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CBP Brings Additional Resources to RGV to Target Criminal Networks

Release Date: 
April 2, 2014

MCALLEN, Texas   ̶̶   As part of the South Texas Campaign (STC), U.S. Customs and Border Protection has brought in additional resources and more than 100 Border Patrol agents to the Rio Grande Valley Sector to assist with the targeted enforcement efforts against transnational criminal organizations.

Utilizing a flexible and unified workforce, the STC is mobilizing resources to supplement the manpower currently in the Rio Grande Valley. In addition to personnel already deployed in from Laredo Sector, agents and vehicles have been temporarily reassigned from California and Arizona. This risk-based approach enhances enforcement efforts and aims to disrupt and degrade criminal organizations that are responsible for smuggling illegal immigrants and drugs throughout the South Texas Corridor.

Through a whole-of-government approach that integrates the intelligence-gathering and targeting capabilities of its law enforcement and governmental partners the STC has identified multiple subjects for arrest.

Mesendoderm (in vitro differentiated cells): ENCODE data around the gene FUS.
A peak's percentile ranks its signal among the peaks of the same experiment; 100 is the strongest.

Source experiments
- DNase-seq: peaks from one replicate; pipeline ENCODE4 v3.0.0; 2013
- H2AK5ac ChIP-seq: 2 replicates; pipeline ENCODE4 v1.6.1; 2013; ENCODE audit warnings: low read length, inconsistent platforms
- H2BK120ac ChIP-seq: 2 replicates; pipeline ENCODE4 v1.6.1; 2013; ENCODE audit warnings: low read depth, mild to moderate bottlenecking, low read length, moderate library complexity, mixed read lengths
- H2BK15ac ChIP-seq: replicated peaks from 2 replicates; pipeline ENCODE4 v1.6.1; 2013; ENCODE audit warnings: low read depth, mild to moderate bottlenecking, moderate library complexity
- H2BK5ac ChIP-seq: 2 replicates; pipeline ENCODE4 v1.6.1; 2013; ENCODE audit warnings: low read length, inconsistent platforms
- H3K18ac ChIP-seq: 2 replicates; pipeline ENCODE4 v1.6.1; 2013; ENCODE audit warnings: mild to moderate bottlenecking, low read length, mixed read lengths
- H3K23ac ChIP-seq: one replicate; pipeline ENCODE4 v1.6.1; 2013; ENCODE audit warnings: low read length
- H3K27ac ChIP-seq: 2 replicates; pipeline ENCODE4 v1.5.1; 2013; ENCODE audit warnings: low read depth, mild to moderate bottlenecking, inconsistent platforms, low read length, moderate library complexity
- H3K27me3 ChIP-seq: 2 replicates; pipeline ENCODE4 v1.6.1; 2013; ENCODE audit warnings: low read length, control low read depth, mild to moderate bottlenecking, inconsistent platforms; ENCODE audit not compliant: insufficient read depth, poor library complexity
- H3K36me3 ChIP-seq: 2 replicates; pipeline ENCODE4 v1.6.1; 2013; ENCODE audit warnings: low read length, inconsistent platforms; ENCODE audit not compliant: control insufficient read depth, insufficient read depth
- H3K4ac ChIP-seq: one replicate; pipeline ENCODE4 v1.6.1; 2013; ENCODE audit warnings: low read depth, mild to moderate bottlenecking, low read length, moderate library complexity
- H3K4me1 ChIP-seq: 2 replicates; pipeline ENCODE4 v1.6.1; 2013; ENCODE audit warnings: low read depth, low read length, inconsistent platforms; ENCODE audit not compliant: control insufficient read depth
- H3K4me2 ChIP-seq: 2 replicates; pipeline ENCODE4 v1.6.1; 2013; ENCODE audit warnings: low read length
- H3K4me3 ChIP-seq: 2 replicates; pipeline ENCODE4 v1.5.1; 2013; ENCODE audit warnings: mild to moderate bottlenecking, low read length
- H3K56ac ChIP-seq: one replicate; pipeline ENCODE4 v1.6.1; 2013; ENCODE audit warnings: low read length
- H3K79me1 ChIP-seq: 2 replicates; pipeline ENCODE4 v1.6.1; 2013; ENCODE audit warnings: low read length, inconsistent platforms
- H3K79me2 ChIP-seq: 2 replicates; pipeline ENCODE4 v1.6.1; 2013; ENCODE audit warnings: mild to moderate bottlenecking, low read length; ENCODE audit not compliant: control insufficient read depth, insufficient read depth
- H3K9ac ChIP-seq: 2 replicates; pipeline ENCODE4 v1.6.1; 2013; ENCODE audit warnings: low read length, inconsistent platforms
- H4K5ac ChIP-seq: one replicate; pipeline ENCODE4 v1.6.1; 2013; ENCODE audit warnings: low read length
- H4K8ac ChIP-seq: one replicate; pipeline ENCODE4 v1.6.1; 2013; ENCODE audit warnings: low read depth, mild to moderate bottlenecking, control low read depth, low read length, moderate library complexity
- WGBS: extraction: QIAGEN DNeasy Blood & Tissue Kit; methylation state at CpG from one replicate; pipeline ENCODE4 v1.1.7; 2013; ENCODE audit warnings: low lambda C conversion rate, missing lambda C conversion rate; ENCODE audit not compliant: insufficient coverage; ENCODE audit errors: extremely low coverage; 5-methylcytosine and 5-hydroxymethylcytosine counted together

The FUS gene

“The subjects we’ve identified are key players in the illicit networks that facilitate the majority of illegal cross-border activity in the area,” CBP South Texas Commander Robert L. Harris said. “These groups prey on illegal aliens by extorting money, confining them in deplorable conditions, and often physically and sexually assaulting them.”

South Texas Campaign operations serve to support the integration of investigative and operational capabilities of multiple law enforcement agencies, taking full advantage of the strengths of the entire law enforcement community in South Texas, to have the greatest impact possible on criminal networks.

Arresting and working in partnership to prosecute those most responsible for illicit activity in the Rio Grande Valley will significantly deny these criminal groups the ability to operate in the South Texas Corridor, improving overall border security and ensuring safe and secure South Texas border communities.

Last modified: 
February 9, 2017